It’s not every day that we test a sub $100 phone, so we’re very interested to see how such a device is doing. Case in point today the Uhans A101s, that gets reviewed below. This is a 5 incher, that we tested in the 3G Version, priced at $67, but there’s also a version out there with 4G, at $65. We’re dealing with a quad core low midranger, almost an entry level handset.
The 3G unit is available in gray, golden or pink, while the 4G one comes in black or white. I can imagine the Uhans A101s being a Galaxy J5 rival or Galaxy J3 rather. The design involves a 2.5D glass panel and a polycarbonate body, with an incredibly frustrating to remove back cover. The phone is a 5 incher, with a 9.5 mm thick body and a 118 gram weight.
Meanwhile, the Galaxy J3 (2016) measures 7.9 mm in thickness and weighs 138 grams, so this device is quite lighter but also thicker. Uhans A101s is also 5 grams heavier than the iPhone SE, so that’s also a compliment. It’s got OK grip and build and solid one hand usage. The frame does have some metal to make the machine sturdy, at least. Some nice curves can be spotted here and otherwise this is a generic device, as far as looks go.
I should also mention there’s a removable battery and below the cover there are two SIM slots and microSD card slot. Moving on to the display, we get a 5 inch IPS LCD panel here with a 1280 x 720 pixel resolution. There’s a 2.5D panel, big bezels and the video player of choice comes with Pop Up Play functionality. The viewing experience involves OK brightness, a so-so contrast, washed out colors and wide view angles. There’s very much white hue in this screen and the pixels have an RGB Stripes setup.
The luxmeter test revealed a value of 350 LUX, which is good enough for the price. It’s the equal of the LG AKA and surpasses the LG G3 and Huawei Honor 7, but scores below the Huawei Nova and Lenovo K6. Settings include the likes of Miravision, with Picture Modes like Standard, Vivid and User Mode. User Mode offers options like Contrast, Saturation, Brightness, Sharpness, Color Temperature, Dynamic Contrast and Brightness Level.
There’s Adaptive Brightness too, font size and overall this is a good screen, especially for the price. Moving on to other hardware, there’s a quad core MediaTek MT6580 processor here, clocked at 1.3 GHz. It’s a 32 bit unit, with ARM Cortex A53 cores, Mali 400 GPU and 2 GB of RAM. Then we get 16 GB of storage, a microSD card slot and in general we didn’t meet with any lag, but apps did take a lot of time to start up.
Games like Riptide GP Renegade run decently, but a trace and hint of lag was present, though. We also performed some benchmarks and in Quadrant we surpassed the Huawei Honor 4X, but also scored below the old, oh so old HTC One Mini. In AnTuTU 6 we were on par with the ASUS ZenFone Max and below the iHunt Freedom. At least we beat the Orange Dive 71.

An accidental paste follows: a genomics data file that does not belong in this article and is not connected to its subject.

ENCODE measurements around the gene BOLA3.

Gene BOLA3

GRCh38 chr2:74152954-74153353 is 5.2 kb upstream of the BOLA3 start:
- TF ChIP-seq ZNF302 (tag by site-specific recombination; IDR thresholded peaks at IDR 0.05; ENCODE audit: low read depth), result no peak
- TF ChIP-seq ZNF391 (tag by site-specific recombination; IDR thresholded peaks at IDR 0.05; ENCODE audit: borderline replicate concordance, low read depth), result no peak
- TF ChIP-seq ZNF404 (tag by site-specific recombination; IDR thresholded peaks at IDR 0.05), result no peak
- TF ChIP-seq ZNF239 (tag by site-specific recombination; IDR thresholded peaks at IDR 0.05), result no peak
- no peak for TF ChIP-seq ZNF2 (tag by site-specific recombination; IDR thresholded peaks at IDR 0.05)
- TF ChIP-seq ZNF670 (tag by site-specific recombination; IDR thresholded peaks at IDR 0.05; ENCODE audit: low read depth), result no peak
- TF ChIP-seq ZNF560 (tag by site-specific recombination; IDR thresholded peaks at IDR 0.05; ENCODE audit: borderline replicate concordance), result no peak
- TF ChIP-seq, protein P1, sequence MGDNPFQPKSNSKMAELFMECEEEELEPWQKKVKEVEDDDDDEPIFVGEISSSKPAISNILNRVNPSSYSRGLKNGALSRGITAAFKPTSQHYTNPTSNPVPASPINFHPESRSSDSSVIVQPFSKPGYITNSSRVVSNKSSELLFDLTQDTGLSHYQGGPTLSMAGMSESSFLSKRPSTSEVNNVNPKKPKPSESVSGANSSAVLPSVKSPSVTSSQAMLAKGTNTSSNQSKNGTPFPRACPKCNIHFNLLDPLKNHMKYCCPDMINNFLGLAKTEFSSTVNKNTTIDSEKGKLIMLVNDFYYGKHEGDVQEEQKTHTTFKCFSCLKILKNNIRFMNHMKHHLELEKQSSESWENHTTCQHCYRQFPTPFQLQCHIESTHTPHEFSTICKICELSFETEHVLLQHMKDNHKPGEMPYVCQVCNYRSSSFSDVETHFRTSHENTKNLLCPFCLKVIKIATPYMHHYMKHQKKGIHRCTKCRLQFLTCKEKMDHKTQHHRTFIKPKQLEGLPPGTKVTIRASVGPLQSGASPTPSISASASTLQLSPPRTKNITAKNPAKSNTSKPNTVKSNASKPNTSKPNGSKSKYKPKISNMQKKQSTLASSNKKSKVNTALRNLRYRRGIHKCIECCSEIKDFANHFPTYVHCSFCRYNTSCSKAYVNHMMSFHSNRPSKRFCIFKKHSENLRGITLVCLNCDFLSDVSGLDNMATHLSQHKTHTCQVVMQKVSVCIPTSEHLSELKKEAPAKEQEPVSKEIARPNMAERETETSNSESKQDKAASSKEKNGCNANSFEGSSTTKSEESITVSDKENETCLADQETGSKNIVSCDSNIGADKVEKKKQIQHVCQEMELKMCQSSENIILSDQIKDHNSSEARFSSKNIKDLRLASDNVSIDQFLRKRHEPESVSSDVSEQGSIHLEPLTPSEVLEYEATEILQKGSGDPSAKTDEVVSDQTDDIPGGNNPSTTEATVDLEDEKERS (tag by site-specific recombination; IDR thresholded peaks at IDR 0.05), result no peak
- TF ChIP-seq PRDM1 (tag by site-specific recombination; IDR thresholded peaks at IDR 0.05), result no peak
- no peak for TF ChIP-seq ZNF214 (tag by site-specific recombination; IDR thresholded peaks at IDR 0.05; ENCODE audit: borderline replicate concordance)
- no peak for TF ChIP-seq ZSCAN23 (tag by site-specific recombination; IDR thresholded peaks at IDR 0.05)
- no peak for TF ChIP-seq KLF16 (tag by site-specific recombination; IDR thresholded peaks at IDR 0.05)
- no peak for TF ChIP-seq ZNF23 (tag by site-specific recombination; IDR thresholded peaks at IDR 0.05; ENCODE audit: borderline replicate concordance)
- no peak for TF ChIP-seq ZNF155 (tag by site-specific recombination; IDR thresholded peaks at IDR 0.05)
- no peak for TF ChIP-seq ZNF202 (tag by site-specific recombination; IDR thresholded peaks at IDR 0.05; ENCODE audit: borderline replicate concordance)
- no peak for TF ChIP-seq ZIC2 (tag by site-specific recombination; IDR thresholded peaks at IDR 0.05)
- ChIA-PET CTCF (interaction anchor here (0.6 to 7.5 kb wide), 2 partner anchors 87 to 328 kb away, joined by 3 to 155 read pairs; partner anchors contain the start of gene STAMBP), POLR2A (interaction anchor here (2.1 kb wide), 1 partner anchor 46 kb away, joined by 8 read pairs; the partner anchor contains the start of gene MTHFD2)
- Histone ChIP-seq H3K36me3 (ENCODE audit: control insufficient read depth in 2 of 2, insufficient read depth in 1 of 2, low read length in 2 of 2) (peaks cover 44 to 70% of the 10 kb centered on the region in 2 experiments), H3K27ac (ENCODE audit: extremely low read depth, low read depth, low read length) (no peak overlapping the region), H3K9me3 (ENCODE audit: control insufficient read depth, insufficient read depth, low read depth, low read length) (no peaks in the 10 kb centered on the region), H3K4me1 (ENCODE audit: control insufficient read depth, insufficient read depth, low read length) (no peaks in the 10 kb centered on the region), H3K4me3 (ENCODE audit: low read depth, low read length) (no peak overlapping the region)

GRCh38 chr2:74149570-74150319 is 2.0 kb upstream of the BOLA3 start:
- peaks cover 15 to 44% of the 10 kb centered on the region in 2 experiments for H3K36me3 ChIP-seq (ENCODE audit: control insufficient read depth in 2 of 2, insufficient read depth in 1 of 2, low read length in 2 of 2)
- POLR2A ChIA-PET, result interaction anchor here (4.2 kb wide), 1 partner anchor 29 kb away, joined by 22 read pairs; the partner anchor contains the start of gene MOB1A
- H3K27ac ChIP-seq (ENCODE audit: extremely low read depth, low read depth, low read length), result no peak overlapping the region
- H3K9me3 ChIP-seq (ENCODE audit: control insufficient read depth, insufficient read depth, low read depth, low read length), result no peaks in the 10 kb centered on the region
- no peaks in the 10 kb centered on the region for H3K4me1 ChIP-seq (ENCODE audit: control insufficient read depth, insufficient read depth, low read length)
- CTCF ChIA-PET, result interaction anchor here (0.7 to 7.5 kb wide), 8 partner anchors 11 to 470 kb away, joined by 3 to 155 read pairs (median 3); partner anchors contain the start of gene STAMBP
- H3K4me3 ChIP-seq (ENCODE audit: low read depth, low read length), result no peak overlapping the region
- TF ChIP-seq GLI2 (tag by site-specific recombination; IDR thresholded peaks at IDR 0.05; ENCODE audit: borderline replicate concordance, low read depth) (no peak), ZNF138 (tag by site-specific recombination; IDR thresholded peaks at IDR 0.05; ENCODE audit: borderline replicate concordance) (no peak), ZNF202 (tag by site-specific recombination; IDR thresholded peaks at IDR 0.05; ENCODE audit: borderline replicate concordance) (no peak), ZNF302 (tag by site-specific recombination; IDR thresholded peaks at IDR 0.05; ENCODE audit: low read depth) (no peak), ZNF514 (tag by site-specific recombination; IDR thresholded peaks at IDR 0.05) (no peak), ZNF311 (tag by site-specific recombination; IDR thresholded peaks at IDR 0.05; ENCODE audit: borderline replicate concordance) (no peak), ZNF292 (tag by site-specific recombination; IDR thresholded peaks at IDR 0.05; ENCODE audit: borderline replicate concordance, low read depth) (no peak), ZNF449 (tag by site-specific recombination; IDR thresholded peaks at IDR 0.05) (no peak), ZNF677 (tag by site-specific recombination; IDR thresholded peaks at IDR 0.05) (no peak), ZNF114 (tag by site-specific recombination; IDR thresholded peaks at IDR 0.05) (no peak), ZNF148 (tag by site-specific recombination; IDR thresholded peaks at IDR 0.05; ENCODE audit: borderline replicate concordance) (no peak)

In 3DMark Ice Storm Unlimited we were among the bottom 13 models, so the graphical abilities aren’t very mint here. It’s no race horse, that’s for sure. We also did a temperature test and achieved 35.7 degrees Celsius after running GFXBench and 41.9 degrees after running Riptide GP Renegade, so there’s a bit of overheating here. Time to see how the battery does!
We get a Li-Ion 2450 mAh battery and 5V/1A charge support. The video playback time achieved is a mere 4 hours and 19 minutes, which is very poor, no matter how much you paid for the handset. It’s placed on the 135th spot from all the smartphones I’ve ever tested, which is of course a letdown. We went past the LG G Flex 2 and iHunt Freedom, but also scored below the Mstar S700 and Uhans S1.
In PCMark we got to 5 hours and 15 minutes, which is almost OK at this level, especially since we beat the LeTV 1S and Huawei P8 Lite, but scored below the Coolpad Modena and Xperia E4. Charging is done in 2 hours and 23 minutes, which is pretty long, but at least superior to the HTC One M8. Settings for the battery are the typical Standby Intelligent Power Saving, Battery Saver, Doze and overall I’d say this battery is mediocre truly.
Now we move on to acoustics, where we get a speaker at the bottom. The music player features a custom UI, but also a stock EQ, with genre presets. There are 5 custom channels here, bass boost, surround sound, preset reverb and sleep mode. We didn’t get any headphones for this model, so we only tested the speaker. The listening experience involved loud volume, but also a broken sound and that feeling that an old radio gives.
The lack of bass is also a problem, but we also didn’t get any distortion luckily. There’s also no big muffle and the high notes are well rendered. The decibelmeter test we did revealed a value of 92.2 dBA at the front and back when using the standard test audio sample. Meanwhile, when gaming we reached 95 dBA, which is a very high value.
It’s actually a top 3 value and we scored below the BlackBerry Passport and above the Galaxy S6, iPhone 7 and other high end units. Settings include Sound Enhance, BES Audio Enhance and BES Loudness, as well as BES Surround. The audio is good overall and that broken sound is slightly fixed via the EQ. Now it’s time to address the cameras!